The Definition of Organic Food

organic fruits and vegetables inside the two baskets
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Americans are not only thinking about eating organic—they are doing it. A 2017 Gallup poll revealed more than 43% of the participants tried to include these types of food in their diet. Only 15% actively avoided them.

Meanwhile, organic food sales skyrocketed over the years. In 2016, the industry earned $47 billion. That’s nearly 10% higher than the previous year, according to the Organic Trade Association.

Another survey, this time by the International Food Information Council (IFIC), cited how 70% of consumers would give up familiar products for organic ingredients. Around 40% said they’re willing to pay more for those that don’t contain artificial ingredients.

In spite of the growing interest and demand for organic food, many Americans still don’t adopt it. The Gallup survey showed over 35% didn’t think about it. One of the possible reasons is the little understanding and confusion about what organic is.

What Is Organic Food?

The Food and Drug Administration (FDA) doesn’t define it since it doesn’t regulate it or the labeling. That’s the job of the US Department of Agriculture (USDA).

For a product to be organic, it needs to have the USDA organic seal. It should not contain genetically modified ingredients, and all components should comply with the list of prohibited and allowed substances. It can already receive a certification if at least 95% of the ingredients are organic.

Under the National Organic Program (NOP), the land where the organic produce grew should be free of these disallowed substances such as for three years before growers harvest their crops.

They should also grow in farms where there are buffer zones to prevent any contamination of the crops from the prohibited substances. In other words, it’s not enough the seller offers you with organic product. You should know where they came from.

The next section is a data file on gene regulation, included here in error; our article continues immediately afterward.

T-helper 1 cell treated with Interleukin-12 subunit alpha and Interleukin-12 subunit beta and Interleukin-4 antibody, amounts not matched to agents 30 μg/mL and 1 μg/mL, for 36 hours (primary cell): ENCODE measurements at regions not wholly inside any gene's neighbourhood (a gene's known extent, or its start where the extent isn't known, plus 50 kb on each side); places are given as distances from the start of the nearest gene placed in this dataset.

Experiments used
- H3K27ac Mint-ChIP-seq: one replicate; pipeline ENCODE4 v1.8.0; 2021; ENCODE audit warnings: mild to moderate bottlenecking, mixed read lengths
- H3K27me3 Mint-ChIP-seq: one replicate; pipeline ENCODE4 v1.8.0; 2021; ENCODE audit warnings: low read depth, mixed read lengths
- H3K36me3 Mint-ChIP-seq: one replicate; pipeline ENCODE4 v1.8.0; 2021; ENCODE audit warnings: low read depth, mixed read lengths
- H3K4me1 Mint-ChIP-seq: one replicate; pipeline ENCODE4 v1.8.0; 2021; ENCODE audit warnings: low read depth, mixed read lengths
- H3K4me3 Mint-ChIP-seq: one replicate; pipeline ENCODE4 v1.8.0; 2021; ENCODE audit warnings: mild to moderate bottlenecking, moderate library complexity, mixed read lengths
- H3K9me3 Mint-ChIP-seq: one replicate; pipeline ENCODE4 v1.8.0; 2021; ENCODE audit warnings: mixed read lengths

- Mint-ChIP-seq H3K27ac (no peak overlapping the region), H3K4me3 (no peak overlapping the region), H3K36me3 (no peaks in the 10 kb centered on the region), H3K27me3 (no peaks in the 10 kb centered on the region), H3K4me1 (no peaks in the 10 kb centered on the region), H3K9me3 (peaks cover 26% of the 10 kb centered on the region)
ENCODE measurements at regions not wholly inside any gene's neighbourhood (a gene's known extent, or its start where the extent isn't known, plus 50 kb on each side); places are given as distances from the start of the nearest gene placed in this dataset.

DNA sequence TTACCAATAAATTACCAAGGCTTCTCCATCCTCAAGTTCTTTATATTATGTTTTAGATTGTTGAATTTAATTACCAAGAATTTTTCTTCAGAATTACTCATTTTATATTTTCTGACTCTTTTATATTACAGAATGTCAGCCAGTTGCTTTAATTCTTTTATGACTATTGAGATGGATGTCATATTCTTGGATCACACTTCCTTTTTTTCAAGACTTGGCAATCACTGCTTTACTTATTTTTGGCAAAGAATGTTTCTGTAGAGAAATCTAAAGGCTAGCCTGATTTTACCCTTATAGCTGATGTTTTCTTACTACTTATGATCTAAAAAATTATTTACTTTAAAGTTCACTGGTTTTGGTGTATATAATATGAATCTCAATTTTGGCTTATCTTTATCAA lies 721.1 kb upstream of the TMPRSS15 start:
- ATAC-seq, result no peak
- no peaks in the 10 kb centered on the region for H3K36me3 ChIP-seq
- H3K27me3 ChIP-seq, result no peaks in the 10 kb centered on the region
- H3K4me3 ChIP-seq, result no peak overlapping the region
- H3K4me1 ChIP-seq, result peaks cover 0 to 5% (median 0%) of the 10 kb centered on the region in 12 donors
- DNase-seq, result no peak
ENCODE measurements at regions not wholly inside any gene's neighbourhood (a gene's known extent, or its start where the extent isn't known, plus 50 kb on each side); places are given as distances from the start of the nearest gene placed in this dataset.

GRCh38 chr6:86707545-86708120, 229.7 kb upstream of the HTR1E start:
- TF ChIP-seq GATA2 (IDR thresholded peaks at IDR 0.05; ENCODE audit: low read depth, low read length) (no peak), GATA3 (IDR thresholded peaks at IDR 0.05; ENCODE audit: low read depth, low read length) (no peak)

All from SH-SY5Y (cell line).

How Do You Get Organic Food?

woman buying organic foods in the supermarket

Many people have a hard time embracing organic because of the false belief it is inaccessible. Today, you can already find it in the supermarkets and farmers’ markets. If you don’t have time to cook your meals, you can choose organic food delivery.

Some are also growing their food either in their space or in a community garden. A 2014 special report by the National Gardening Association showed 33% of the households produced their food over from 2008 to 2013. Participation within this period increased by 17%.

There are also other benefits to these options. Shopping at farmers’ markets can provide you with ideas about the farming practices of the growers. Choosing to have food delivered will minimize food waste. Growing your food will reduce expenses and help low-income communities gain access to healthier food.

Americans still have much to know about organic. For example, how do children benefit from it? Although the evidence is unclear, the American Academy of Pediatrics (AAP) knows these kids are vulnerable to the effects of chemical exposure.

The two points above, however, can help weed out the real organic products from the fake ones. You also know the options when it comes to your sources, so you can incorporate them into your diet as quickly as you like.